S’mores Babka

By Shannon Sarna, thenosher.com

Babka is an Eastern European yeasted cake with deep Jewish roots and great American popularity. One of babka’s most notorious moments was in an episode of Seinfeld: Jerry and Elaine head to Royal Bakery to pick up babka for a dinner party, and when there is no more chocolate babka, they are somewhat devastated to be forced to bring cinnamon, “the lesser babka.”

RoundNosher-300x291Meanwhile, babka has experienced quite a resurgence in the past few years since the launch of Breads Bakery in New York, which boasts one of the most decadent babkas, made with a European-style laminated dough (i.e. with lots of butter).

These days you can find sweet and savory babkas across the country and all over the internet, a trend I am proud to embrace. I’ve experimented with lots of babka flavors: sweet, savory, Latin-inspired and just about everything in between.

This S’mores Babka, which is ideal for summertime or brunch or dessert or just because, is featured in my cookbook, Modern Jewish Baker along with several other flavors. But the s’mores is still my favorite.

It’s not the chocolate babka; it might be a little better. I think even Jerry and Elaine would agree.

For the dough:
1 Tbsp. dry active yeast
1/3 cup plus 1/2 tsp. sugar
1/2 cup lukewarm water
4 1/2 cups unbleached all-purpose flour
2 tsp. vanilla
1/2 cup whole or 2 percent milk (or almond milk)
3/4 cup (1 1/2 sticks) unsalted butter (or margarine), melted
2 large eggs

For the filling:
1/3 cup chocolate hazelnut spread
1/2 cup marshmallow fluff
1/4 cup crushed graham cracker crumbs

For the topping:
1/4 cup granulated sugar
1/3 cup packed brown sugar
1/2 cup (1 stick) unsalted butter, melted
11/3 cups unbleached all-purpose flour
1/4 tsp. fine sea salt

Suggested equipment: stand mixer, three medium sized (8 1/2-X-4 1/2) loaf pans.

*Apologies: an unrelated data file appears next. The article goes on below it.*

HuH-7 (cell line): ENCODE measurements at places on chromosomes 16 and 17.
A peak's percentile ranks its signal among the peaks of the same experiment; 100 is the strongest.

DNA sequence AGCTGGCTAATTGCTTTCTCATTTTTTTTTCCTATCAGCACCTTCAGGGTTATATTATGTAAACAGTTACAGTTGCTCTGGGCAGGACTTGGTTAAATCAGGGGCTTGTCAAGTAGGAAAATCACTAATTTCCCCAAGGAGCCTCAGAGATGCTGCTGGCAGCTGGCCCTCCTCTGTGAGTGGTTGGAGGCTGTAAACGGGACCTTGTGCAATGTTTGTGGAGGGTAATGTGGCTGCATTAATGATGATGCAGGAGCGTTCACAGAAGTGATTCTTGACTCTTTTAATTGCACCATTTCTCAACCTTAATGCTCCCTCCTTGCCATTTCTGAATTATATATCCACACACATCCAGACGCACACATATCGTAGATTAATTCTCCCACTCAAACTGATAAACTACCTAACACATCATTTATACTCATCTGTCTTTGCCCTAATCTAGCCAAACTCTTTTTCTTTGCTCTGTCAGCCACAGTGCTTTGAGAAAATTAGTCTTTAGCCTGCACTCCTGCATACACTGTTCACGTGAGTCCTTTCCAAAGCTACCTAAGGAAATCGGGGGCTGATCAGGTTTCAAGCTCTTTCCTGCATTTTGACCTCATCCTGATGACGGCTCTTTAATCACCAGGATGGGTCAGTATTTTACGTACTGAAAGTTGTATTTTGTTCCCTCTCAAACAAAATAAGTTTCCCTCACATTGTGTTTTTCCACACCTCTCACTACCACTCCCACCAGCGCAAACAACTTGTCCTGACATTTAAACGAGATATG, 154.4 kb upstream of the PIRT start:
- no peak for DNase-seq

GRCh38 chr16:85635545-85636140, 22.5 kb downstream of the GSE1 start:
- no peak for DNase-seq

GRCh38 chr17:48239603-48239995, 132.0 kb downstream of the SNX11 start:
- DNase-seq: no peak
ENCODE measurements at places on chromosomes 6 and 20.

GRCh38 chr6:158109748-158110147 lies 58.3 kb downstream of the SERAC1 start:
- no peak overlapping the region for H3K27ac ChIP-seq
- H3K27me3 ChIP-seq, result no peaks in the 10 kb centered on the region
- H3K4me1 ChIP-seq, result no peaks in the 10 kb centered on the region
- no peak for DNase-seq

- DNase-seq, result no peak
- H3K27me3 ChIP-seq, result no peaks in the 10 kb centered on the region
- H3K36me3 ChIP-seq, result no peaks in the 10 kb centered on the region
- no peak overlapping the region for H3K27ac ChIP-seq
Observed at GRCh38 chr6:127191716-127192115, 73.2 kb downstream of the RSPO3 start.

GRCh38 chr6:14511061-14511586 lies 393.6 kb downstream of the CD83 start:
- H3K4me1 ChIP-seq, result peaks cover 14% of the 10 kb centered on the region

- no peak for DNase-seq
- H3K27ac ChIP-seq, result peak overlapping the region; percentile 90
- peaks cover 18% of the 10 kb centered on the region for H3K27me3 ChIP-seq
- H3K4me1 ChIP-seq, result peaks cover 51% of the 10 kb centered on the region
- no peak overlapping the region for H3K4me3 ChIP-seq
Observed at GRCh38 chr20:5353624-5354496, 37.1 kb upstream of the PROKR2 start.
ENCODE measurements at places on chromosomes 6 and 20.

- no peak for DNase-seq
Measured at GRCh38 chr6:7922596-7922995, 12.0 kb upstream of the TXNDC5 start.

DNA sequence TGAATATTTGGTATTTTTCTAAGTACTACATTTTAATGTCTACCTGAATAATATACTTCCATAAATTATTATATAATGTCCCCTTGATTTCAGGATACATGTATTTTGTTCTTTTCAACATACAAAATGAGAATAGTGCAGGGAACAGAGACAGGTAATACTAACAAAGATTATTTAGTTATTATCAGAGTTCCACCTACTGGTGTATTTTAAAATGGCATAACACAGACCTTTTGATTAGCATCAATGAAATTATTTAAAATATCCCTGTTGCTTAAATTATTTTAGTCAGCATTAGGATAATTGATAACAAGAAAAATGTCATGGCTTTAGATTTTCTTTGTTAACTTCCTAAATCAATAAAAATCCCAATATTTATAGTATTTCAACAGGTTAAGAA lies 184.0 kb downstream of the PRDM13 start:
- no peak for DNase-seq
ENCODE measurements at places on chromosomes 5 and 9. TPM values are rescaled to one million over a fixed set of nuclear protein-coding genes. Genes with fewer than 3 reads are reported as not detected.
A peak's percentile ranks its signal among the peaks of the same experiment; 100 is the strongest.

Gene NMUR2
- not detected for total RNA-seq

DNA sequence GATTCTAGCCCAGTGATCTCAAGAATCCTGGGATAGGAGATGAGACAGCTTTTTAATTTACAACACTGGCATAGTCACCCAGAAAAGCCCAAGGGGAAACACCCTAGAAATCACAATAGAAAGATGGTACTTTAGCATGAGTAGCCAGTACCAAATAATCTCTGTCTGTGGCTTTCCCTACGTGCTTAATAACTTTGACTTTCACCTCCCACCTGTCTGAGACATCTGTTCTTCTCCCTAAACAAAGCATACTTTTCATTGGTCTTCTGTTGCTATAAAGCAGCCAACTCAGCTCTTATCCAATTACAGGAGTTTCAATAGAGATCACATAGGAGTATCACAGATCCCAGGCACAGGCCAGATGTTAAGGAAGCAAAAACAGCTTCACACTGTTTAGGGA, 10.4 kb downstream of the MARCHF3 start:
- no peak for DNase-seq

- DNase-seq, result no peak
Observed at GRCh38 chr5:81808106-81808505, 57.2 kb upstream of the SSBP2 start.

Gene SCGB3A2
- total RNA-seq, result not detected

1. To make the dough: Place the yeast and 1/2 teaspoon sugar in a small bowl. Add the lukewarm water and stir gently to mix. Set aside until foamy, five to 10 minutes. In a stand mixer fitted with a dough hook, mix together the flour, 1/3 cup sugar and two teaspoons vanilla.

2. In a medium saucepan, scald the milk (bring almost to a boil, until milk is just simmering). Allow to sit for one minute to cool just slightly.

3. With mixer on low, add the water-yeast mixture, milk and melted butter. Add eggs one at a time.

4. When the dough begins to come together after two to three minutes, turn off the mixer and scrape down the sides. Raise the speed to high and mix for another five to 10 minutes until the dough is shiny, elastic and smooth. It may seem like a long time to mix, but the result is worth the wait. (You can also knead vigorously by hand for 10 minutes if you don’t have a stand mixer.)

5. Place dough in a greased bowl with a damp towel on top. Allow to rise one to two hours.

6. Prepare the three greased loaf pans.

7. To make the crumb topping: Place all ingredients in a bowl. Using a wooden spoon, mix until crumbs form.

8. Cut the dough into three equal parts (use a food scale for precision). Roll out one part into a rectangle. Spread with one-third each of the chocolate hazelnut spread, then marshmallow fluff, and then sprinkle with graham cracker crumbs and roll up along the shorter side.

9. Once the dough is formed into a swirled log, cut it straight down the middle so the filling is exposed. Cut a half inch off of each end. Layer each cut piece on top of one another and twist. Place in a greased loaf pan.

10. Repeat with the other two pieces of babka dough. Lightly drape a kitchen towel over the top of pans.

11. Allow to rise another 30 minutes. Preheat oven to 350 degrees while the dough rises. Top with crumb topping. Bake for 30 minutes.

12. Allow to cool for five to 10 minutes. Using a butter knife, loosen sides of the babka from the pan and place on a wire rack to cool. Makes three babkas.

Shannon Sarna is the editor of The Nosher.

To read the complete July 2018 Dayton Jewish Observer, click here.

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